A comparison with the long-term mean reveals that temperatures were almost spot on the average for this time of the year and varied relatively little across the region. The September mean for Pinhão was just 0.2º above the average, at 22.0º. What is interesting to note is quite how hot the daily maximum was at times – in excess of 37º C (100º F) near Tua, for instance. Furthermore, the nights were relatively mild, meaning that September was the sixth warmer than average month in a row. Precipitation was just a quarter of what was expected (11 mm, compared with 40 mm) and there was never really enough rain to influence the fruit in any way, for better or for worse. According to official statistics, it was the driest September in Portugal for 22 years, although oddly enough the Instituto de Meteorologia made the same claim last year.
Late September’s generally fine conditions continued, with perfect vintaging weather until the 3rd October when all of a sudden the weather broke dramatically with very strong gusts of wind and pounding rain. The storm brought down buildings in Gaia and there was detritus all over the roads in the north of the country. Mercifully the vineyards escaped another bullet unscathed. Things improved for a couple of days, drying the fruit out, but then another violent front rolled in on the 6th and 7th. Fortunately again it passed without detrimental effects. Thereafter it was remarkably benign for the rest of the month; there were one or two days that started a little cloudy but basically it stayed clear and sunny to the end. Obviously the nights started to cool down quite a bit as the days shortened, but up until then they had been surprisingly mild, even at high altitudes. The month finished on something of a sour note, however, with terrible weather spoiling the very last weekend. Worse still, it was a long one with a public holiday tacked on. The rain was fearsome, and flooded large low-lying parts of both Lisbon and Porto.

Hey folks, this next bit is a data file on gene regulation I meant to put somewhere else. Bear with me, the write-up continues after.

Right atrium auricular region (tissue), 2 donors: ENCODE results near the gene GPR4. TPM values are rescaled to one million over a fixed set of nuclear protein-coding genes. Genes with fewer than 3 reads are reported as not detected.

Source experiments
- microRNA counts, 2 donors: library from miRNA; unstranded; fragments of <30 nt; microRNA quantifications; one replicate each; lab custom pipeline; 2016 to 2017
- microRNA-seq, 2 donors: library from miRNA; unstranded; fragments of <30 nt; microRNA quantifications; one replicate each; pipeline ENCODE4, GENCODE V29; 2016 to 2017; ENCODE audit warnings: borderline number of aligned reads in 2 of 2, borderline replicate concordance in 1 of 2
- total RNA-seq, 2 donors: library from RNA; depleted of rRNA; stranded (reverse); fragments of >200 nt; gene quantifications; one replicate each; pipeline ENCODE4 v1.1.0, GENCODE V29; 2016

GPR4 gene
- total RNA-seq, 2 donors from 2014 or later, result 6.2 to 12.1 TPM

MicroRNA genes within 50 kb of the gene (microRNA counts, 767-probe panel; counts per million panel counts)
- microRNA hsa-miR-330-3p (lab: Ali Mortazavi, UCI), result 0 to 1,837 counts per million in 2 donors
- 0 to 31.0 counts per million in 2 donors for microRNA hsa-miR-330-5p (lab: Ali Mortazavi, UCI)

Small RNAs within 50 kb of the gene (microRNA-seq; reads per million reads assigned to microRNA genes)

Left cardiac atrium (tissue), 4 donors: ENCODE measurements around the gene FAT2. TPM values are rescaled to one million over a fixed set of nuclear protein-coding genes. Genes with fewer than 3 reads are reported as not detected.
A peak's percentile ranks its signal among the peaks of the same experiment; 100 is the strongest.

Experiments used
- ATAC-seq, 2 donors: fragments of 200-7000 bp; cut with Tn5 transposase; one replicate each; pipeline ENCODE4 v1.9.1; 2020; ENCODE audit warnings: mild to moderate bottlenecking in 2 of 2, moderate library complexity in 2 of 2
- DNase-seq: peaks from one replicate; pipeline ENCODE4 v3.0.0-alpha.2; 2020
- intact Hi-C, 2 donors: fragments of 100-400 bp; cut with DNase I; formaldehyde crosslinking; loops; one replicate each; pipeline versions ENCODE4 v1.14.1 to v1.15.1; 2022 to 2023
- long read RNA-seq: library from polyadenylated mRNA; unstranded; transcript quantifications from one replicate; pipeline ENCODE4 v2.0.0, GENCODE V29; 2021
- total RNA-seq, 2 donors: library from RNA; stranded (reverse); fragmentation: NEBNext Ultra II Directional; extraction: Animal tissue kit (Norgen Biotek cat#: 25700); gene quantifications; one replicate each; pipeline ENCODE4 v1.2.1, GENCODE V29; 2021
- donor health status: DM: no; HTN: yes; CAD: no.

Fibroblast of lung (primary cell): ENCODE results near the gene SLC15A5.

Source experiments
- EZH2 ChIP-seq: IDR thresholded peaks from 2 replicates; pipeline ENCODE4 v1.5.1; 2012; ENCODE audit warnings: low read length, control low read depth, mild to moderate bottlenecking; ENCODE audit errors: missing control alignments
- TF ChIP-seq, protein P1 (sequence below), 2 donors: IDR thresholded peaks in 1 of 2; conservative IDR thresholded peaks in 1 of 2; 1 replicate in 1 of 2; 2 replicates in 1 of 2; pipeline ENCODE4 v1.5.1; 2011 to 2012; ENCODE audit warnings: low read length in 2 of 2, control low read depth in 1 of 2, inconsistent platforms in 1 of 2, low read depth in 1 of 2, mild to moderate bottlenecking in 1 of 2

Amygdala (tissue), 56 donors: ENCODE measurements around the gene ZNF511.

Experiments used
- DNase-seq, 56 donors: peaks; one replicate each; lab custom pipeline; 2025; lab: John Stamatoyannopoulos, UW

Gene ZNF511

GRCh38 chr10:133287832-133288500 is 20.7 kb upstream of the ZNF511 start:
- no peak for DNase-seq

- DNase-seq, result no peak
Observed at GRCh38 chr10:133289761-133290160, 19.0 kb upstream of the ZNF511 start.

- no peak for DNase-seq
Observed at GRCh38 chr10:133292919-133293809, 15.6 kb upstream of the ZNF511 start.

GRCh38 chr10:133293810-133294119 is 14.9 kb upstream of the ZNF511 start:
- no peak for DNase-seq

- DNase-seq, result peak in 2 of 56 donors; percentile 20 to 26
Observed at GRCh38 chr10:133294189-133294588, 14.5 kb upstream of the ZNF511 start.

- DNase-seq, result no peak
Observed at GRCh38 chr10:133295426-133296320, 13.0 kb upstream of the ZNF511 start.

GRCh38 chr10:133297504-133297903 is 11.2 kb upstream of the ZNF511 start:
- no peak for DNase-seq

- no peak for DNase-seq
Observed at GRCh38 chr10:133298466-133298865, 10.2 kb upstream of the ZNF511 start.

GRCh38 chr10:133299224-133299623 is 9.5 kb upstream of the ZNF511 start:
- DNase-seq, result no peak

Principally as a result of two or three large storms (rather than a slow and steady trickle) the month produced rainfall 50 % above average in Pinhão (114 mm, compared with 76 mm) and the agricultural year therefore came to an end with yet another month of above average precipitation. This was the eighth such month out of the last 12, and means that we finish up with a very positive moisture balance in spite of the hot and dry summer.
The total precipitation figure for Pinhão came in at 933 mm which, after three below average years, compares very favourably with the mean of 675 mm. As was pointed out back in March, never before had we recorded six months in a row with over 100 mm of precipitation, and it was without a doubt this much-needed replenishment of the water table that saved the vineyards from the desperately tough conditions in July and August which otherwise could have been disastrous.